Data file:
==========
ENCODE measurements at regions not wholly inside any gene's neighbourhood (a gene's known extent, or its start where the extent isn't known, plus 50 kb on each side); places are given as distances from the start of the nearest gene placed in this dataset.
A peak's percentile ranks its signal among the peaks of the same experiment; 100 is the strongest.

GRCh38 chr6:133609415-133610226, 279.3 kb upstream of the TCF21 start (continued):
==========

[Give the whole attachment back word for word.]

ENCODE measurements at regions not wholly inside any gene's neighbourhood (a gene's known extent, or its start where the extent isn't known, plus 50 kb on each side); places are given as distances from the start of the nearest gene placed in this dataset.
A peak's percentile ranks its signal among the peaks of the same experiment; 100 is the strongest.

GRCh38 chr6:133609415-133610226, 279.3 kb upstream of the TCF21 start (continued):